An IntroductionSince the 19th century people have put coins in machines for purposes of public amusement. This may have been to watch “moving pictures” via Edison’s Kinetscope, test one’s strength or luck at love, win a jackpot, have a fortune told, ride a mechanical horse, listen to music, challenge one’s skills to win an extra ball, or to put one’s initials on a cathode-ray tube screen after achieving a high-score on Asteroids. Mechanical, electromechanical, transistor-transistor logic and computerized games have redefined our public spaces, putting coin-operated machines at the heart of many everyday social experiences. Bowling alleys, shopping malls, bus stations, cinemas, amusement parks, airports, convenient stores, laundry-mattes, bars, restaurants, and even dentist’s offices have included coin-operated machines within their facilities while dedicated spaces like amusement arcades, game rooms, and casinos have built entire businesses around the action (and enjoyment) of inserting a coin to play. As British writer, Martin Amis, observed of the mass popularity of science fiction themed video games in 1982, “The Space Invaders have Invaded.”
While many of these machines live on as residents at museums, or are stored in garages and basements, up for auction on eBay, or left in ruin and neglect we actually know very little about the history of the coin-op industry let alone have produced a reliable record of the social experience of this form of historical play. Having surviving machines is only half of the story so to speak. They tell us little about the meanings, practices, and interactions that they helped to shape when in service and at their diverse locations. What was it like to play Asteroids in 1979 in a crowded arcade within Chicago’s loop, or New York’s Times Square? How did Gottlieb pinball operators learn to maintain and service their machines to maximize profits on their routes? What was it like to actually manufacture a videogame at Williams? How did one become a “stuffer” of the game’s electronic components? Why did coin-op machines become synonymous with moral panics, if not organized crime? What is the relation between the industrial design of a coin-operated machine and its game content? Who are the artists responsible for the amazing backglass of pinball and the sideart, bezel, and marquees of videogames?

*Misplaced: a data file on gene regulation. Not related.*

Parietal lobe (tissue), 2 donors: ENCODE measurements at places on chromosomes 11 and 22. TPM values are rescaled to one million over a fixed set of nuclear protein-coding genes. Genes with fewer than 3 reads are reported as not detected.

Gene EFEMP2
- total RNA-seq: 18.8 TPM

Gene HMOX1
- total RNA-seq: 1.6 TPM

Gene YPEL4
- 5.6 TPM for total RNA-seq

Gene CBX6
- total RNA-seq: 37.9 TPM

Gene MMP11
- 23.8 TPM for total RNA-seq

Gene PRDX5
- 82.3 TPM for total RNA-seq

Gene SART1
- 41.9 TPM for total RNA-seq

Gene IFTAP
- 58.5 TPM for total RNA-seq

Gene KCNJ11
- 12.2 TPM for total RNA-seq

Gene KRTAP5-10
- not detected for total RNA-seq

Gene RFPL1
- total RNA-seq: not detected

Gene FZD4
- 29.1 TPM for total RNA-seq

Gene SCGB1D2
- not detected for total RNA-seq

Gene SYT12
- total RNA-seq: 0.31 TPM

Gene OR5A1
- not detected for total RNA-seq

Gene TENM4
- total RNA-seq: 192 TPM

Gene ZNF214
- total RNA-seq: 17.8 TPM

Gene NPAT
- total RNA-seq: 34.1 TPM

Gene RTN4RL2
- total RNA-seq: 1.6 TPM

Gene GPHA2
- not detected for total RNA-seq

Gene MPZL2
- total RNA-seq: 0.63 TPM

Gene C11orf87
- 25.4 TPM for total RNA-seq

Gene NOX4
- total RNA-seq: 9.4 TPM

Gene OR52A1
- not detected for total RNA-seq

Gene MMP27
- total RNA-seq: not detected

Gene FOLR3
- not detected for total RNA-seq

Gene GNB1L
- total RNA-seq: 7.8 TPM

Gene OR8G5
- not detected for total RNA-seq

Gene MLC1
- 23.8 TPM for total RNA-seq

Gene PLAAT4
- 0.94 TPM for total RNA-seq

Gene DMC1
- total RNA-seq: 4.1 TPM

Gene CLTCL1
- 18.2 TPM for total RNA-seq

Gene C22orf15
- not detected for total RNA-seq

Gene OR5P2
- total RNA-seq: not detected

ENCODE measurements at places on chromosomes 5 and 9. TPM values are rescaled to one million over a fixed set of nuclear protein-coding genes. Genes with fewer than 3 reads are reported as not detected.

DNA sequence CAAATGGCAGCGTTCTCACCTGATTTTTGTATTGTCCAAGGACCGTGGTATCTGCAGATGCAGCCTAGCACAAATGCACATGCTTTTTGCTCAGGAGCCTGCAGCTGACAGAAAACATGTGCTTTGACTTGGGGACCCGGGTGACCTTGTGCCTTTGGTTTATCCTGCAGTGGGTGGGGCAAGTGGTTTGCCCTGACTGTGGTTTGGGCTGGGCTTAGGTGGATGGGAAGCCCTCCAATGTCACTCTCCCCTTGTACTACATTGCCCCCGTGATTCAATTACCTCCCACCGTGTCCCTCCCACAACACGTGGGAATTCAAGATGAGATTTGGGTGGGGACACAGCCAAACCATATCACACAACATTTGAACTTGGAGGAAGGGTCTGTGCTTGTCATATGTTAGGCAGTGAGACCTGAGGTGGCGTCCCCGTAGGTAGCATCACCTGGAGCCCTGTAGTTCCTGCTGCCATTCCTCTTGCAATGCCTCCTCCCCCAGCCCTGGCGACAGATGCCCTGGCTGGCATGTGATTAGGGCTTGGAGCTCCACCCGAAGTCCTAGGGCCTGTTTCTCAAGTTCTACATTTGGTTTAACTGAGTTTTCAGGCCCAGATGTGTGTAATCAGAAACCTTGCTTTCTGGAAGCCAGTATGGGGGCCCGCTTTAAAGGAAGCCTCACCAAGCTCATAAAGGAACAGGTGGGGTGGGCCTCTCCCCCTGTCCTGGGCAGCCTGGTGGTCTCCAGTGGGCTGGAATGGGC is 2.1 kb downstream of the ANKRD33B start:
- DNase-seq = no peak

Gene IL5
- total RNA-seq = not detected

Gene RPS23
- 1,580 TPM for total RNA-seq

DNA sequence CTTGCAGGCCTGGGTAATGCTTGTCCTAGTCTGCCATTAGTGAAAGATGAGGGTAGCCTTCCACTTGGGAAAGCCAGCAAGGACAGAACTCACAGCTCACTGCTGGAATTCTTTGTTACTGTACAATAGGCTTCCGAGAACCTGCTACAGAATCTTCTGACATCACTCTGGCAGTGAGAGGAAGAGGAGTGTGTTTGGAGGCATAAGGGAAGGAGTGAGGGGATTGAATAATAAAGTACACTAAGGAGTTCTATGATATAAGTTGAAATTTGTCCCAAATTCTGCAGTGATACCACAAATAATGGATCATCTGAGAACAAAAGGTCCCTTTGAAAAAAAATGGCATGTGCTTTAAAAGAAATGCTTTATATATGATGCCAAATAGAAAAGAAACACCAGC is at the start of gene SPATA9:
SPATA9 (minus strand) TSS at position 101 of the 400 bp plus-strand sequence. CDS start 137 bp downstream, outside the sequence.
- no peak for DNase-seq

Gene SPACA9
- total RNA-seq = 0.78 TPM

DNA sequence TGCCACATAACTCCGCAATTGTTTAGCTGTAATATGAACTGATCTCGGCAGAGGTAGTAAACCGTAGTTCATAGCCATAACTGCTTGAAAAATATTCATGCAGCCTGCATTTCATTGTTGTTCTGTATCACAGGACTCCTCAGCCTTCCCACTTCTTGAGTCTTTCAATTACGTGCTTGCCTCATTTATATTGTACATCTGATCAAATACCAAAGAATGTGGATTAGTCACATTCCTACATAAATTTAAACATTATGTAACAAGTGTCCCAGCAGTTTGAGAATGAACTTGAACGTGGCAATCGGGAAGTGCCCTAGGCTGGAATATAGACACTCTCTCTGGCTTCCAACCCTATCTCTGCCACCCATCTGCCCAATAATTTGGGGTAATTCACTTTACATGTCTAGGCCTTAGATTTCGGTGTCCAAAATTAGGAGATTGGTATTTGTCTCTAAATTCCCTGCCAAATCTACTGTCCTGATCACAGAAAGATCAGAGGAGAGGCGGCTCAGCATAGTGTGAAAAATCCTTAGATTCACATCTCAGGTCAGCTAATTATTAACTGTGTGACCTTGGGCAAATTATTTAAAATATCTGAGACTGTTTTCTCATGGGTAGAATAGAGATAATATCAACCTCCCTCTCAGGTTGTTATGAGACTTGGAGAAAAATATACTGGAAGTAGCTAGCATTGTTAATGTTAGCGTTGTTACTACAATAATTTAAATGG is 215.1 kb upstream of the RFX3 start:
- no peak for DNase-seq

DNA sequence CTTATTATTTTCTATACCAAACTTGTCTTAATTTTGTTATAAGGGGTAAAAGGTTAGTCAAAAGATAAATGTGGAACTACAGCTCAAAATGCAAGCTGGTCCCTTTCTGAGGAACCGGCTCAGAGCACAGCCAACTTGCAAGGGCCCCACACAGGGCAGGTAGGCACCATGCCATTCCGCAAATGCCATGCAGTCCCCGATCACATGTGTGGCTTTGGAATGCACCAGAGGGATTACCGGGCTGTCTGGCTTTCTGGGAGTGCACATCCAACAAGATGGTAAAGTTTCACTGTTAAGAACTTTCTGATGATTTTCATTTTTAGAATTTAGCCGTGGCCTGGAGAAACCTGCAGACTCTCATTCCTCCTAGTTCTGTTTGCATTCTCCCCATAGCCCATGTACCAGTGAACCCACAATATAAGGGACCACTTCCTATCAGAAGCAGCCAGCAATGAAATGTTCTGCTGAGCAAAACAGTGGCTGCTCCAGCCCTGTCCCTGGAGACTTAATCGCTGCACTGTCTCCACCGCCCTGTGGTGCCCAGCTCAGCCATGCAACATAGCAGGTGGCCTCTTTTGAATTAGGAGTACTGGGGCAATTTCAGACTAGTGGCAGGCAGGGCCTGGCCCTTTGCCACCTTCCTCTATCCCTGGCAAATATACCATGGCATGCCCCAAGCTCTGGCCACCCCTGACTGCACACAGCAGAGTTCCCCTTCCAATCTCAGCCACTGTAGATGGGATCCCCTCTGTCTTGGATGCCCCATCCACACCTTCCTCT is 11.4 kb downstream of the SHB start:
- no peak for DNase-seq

Nostalgia and personal memory will not help document the history of coin-op machines unless our feelings, reflections, and experiences with these machines – whether a player, arcade owner, manufacturer, operator, game developer, industrial designer, or graphic artist – are committed to the historic record. Oral histories are an important means to help document the history of coin-operated machines: they allow those with direct experience to pass on their personal encounters so that one’s memory becomes a testimony to social memory and history. And Chicago is where we must start. Stanford University and The Strong of Rochester, NY house invaluable materials to help document and preserve the history of Atari’s coin-op division. However Chicago based coin-op companies like Bally Mfg Co., Chicago Coin, Genco, Gottlieb, Midway Mfg Co., Williams Electronics Inc., and Stern Electronics Inc, with some companies having roots in the industry stretching back to the 1930s, have not benefited from the long-term preservation that such institutional protection supports. Many Chicago area companies no longer exist. Also, it is doubtful whether company documents remain or, if so, whether such documents will find their way into a cultural institution for purposes of posterity. Such uncertainty further demonstrates the importance of conducting oral histories now before the means to document the rich history of the Chicago coin-op industry is lost forever.
Raiford Guins is Associate Professor of Culture and Technology, Stony Brook University and a Founding Principal Editor with the Journal of Visual Culture. He is also Curator of the William A. Higinbotham Game Studies Collection with Kristen J. Nyitray, Head of Special Collections and University Archives. Guins has written several books including most recently Game After: A Cultural Study of Video Game Afterlife (MIT Press, 2014), and has written about video games for outlets including the Journal of Visual Culture, Game Studies, Design Issues, Design and Culture, Reconstruction: Studies in Contemporary Culture, and Cabinet.